Glucosinolates are a group of sulfur-containing glycosides found in many plant species, including radishes (root vegetables) and cruciferous vegetables such as broccoli, cabbage, brussels sprouts, and cauliflower. As part of the cruciferae family, radishes are excellent for maintaining gut health and preventing inflammation.
Radishes were cultivated extensively by the Egyptians in the time of the Pharaohs and were highly esteemed by the ancient Greeks. Radishes are presently eaten in many parts of the world in a variety of ways: juiced, raw, cooked, brined, fermented (pickled), and dried.
Like other members of the cruciferous vegetable family, radishes contain glucosinolates. These are sulfur-containing compounds that help protect cells from cancer-causing genetic mutations. Unique to the radish members of this family are their anthocyanins, which is a blue, violet or red flavonoid pigment found in plants. (These pigments are most well-known for their free-radical scavenging and antioxidant properties). These potent flavonoids not only provide the radish with its red hue, but also are anti-inflammatory in nature which aids in prevention and protection against illnesses.
Sulforaphane, a phytochemical available primarily in cruciferous plants, shows immune-strengthening effects, is used therapeutically as well as preventatively and has evidently antioxidative and cell-protecting properties. Latest research results prove that the active substance even is able to reduce social and communicative challenges in those with autism. (Click here for more information on the healing benefits of cruciferous plants such as broccoli).
Important to note: there is research that it is critical for people who have thyroid insufficiency to avoid bitter-tasting vegetables such as radishes as autism can be linked to hypothyroidism. So before adding uber-healthy radishes to your juicing recipes and salads, please check with your doctor to ensure that consuming radishes will not upset your thyroid balance.
I was invited to talk with realtor Faby Gonzalez, the host of Good Day Chula Vista for Episode #18 to talk about my journey with a child with autism and how my son Jovan helped raise my awareness to live a better, healthier life. Healthy, organic eating habits changed not only my family, but also the lives of many of my loved ones and co-workers. I was thankful for the invitation to talk with my good friend Faby about these important topics. Please view the Facebook live video below.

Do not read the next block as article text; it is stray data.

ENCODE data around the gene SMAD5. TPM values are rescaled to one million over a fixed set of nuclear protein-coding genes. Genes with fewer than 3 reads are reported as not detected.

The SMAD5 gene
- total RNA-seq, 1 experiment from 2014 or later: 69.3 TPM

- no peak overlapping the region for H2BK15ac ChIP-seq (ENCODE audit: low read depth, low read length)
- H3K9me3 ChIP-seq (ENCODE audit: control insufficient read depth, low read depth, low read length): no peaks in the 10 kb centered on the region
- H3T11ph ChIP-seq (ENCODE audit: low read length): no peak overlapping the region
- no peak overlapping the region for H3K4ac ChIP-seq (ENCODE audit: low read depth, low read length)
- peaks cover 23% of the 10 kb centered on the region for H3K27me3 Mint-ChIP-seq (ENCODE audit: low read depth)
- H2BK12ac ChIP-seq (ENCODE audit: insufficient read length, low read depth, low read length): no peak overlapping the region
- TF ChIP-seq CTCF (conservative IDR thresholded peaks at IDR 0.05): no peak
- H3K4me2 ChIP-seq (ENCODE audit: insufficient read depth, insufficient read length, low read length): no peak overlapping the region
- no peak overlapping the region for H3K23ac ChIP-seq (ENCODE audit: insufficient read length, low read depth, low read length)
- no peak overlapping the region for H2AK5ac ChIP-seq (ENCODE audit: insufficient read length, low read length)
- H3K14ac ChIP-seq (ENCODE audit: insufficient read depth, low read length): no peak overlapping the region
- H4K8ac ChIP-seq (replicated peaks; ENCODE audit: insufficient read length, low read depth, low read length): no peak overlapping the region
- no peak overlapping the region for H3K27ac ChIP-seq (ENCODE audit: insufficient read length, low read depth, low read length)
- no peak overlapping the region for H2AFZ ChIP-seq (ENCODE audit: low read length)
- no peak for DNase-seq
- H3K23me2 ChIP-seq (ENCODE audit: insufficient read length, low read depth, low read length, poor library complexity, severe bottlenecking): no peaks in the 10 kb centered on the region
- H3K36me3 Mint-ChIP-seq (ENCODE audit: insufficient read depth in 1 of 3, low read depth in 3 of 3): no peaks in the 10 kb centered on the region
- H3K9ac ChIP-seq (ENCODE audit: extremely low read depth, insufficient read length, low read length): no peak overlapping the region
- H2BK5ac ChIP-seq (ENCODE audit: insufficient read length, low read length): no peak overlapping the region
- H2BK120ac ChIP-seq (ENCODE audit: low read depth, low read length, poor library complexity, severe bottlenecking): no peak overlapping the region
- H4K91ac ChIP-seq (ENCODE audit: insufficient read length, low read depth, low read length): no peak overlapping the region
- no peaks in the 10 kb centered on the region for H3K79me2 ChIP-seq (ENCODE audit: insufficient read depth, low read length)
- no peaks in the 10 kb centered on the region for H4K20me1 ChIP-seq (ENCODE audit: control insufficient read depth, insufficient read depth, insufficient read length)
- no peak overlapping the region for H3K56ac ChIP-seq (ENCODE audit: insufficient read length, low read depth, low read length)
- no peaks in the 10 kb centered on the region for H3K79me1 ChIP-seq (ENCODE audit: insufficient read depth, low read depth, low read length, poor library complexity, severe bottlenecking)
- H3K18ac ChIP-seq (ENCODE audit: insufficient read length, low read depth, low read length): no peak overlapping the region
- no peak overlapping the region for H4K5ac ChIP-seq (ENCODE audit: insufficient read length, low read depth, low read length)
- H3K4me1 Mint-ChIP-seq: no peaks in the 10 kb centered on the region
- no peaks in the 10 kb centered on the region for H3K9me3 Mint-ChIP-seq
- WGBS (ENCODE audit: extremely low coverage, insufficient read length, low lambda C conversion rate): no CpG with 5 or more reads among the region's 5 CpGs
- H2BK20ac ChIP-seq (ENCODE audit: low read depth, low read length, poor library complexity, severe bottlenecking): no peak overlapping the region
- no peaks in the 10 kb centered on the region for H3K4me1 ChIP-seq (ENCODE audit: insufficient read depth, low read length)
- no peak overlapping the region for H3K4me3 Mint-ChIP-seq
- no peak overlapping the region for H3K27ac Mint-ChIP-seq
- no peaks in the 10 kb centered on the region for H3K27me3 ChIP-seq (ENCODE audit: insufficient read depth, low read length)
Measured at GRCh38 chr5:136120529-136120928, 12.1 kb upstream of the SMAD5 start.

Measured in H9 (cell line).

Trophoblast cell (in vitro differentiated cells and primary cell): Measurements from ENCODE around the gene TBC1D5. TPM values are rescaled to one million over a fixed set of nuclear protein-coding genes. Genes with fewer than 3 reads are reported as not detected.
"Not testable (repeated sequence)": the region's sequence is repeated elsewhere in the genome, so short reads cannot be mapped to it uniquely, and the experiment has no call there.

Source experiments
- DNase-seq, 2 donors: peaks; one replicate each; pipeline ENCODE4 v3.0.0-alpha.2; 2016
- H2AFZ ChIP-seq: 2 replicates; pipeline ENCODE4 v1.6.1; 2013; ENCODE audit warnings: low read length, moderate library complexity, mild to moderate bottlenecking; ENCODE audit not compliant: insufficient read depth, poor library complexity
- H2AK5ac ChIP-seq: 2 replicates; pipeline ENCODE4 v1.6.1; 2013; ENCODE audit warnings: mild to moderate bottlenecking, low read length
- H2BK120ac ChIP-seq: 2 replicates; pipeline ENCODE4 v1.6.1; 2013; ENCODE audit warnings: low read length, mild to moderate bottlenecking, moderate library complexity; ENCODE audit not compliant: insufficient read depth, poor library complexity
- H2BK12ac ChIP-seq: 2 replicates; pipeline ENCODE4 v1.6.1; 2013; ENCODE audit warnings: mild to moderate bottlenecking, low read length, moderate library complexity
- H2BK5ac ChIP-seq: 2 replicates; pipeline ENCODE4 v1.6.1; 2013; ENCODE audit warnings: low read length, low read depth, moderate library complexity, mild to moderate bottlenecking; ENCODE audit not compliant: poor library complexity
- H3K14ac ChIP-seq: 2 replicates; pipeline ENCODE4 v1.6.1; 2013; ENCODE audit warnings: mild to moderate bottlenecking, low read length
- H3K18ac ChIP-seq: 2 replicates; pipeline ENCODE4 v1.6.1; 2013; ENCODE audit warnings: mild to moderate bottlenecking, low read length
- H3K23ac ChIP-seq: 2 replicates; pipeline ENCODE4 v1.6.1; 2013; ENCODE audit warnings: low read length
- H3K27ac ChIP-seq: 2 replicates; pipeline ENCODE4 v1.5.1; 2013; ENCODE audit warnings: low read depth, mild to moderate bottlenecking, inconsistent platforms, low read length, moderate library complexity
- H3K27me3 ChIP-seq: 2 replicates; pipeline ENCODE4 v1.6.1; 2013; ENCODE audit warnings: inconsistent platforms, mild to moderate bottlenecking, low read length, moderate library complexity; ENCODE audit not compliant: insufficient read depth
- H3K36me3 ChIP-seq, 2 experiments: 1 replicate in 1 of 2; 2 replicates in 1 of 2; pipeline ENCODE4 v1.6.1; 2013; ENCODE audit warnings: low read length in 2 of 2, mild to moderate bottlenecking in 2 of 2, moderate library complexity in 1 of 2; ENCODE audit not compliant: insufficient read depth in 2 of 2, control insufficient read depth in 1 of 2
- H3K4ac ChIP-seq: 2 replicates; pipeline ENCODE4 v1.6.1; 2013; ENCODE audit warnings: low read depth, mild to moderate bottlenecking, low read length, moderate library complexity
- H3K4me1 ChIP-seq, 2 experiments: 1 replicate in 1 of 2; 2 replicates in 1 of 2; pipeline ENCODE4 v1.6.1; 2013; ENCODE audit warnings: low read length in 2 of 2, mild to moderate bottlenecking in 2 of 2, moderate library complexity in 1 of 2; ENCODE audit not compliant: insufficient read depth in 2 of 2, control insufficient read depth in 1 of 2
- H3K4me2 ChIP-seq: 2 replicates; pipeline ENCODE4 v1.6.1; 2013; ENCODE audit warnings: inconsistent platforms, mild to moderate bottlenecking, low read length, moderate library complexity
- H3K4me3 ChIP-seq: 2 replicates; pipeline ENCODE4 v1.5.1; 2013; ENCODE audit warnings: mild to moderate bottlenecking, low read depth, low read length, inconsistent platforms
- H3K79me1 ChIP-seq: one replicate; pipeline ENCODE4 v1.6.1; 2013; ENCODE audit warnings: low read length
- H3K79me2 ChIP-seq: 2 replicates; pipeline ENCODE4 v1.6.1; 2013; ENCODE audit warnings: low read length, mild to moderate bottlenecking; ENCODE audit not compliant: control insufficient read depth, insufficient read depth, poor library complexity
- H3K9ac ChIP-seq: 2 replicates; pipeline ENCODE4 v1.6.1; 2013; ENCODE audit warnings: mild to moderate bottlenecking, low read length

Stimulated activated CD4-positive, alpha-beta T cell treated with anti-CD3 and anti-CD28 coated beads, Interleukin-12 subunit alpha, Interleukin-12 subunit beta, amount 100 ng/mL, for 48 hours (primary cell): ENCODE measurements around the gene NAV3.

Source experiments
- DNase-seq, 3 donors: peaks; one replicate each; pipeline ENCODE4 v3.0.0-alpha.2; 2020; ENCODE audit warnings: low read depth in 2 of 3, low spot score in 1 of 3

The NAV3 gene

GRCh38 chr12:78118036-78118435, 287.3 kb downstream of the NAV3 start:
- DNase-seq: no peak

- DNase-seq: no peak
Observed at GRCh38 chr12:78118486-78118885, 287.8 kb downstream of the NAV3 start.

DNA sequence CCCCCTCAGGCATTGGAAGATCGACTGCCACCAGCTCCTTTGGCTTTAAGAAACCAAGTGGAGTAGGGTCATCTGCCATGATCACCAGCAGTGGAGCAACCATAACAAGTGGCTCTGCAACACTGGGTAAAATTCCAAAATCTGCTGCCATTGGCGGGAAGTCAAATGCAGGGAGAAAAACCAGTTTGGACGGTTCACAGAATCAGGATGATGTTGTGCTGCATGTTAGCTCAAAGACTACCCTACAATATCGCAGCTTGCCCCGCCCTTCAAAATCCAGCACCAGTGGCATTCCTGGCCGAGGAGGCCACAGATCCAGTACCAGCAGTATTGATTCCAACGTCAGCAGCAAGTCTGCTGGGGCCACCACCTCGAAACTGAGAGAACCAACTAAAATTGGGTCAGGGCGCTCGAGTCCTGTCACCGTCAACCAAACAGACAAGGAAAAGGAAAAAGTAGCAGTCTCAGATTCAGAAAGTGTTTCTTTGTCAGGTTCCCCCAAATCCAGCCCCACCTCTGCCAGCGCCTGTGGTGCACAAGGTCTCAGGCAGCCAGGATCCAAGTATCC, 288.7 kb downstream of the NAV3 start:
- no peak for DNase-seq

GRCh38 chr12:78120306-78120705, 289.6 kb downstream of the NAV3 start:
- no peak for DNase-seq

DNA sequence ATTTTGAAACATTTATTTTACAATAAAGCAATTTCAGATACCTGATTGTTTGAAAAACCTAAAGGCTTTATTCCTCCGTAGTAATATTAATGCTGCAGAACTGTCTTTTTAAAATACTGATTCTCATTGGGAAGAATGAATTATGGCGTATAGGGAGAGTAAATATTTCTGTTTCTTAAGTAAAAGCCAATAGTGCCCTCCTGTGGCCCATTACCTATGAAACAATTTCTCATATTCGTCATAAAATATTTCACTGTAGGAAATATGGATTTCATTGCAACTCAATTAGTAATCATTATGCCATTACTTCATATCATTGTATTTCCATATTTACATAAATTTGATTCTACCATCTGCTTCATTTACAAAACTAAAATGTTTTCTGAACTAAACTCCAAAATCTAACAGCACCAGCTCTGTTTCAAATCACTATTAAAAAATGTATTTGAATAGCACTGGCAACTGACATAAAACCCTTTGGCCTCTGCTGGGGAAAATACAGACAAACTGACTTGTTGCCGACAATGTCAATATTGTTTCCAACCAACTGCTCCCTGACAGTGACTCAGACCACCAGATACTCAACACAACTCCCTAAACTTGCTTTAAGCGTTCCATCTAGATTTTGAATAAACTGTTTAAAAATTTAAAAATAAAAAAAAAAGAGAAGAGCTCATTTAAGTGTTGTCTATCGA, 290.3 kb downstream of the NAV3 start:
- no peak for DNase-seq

Polyphenols are micro nutrients that we get through certain plant-based foods. They're packed with antioxidants and potential health benefits. It's thought that polyphenols can improve or help treat digestion and weight management issues, diabetes, neurodegenerative disease, and cardiovascular disease.
70% of your immune system lives in your digestive tract. Your body's naturally-occurring probiotics feed on polyphenols. A polyphenol-rich diet can help you feel better and digest your food better. That's right, eating foods with polyphenols can help fuel our own probiotics, making our own digestive systems healthier.
It's best to get polyphenols by eating foods containing them rather than via supplements, which can limit iron absorption. There are polyphenol blends available for purchase, but they need to be soy-free, lactose-free and manufactured to cGMP standards and have the same high polyphenol content you'd receive if you simple at the food itself, rather than purchase a supplement.
The best way we've found to harness the highest nutrient content of these powerful foods is to eat them raw and also blend them to add to our kombucha and daily blended juices. This has a wonderful effect on my family's health. It helps to detoxify and reduce the inflammation Jovan experiences in his gut. As I've said before, all health begins in the gut, and that's one of the main places we started to try to heal Jovan with his digestive health.
A number of different types of berries are rich in polyphenols. These include popular and easily accessible berries like:
Less commonly found berries (depending on your region) include: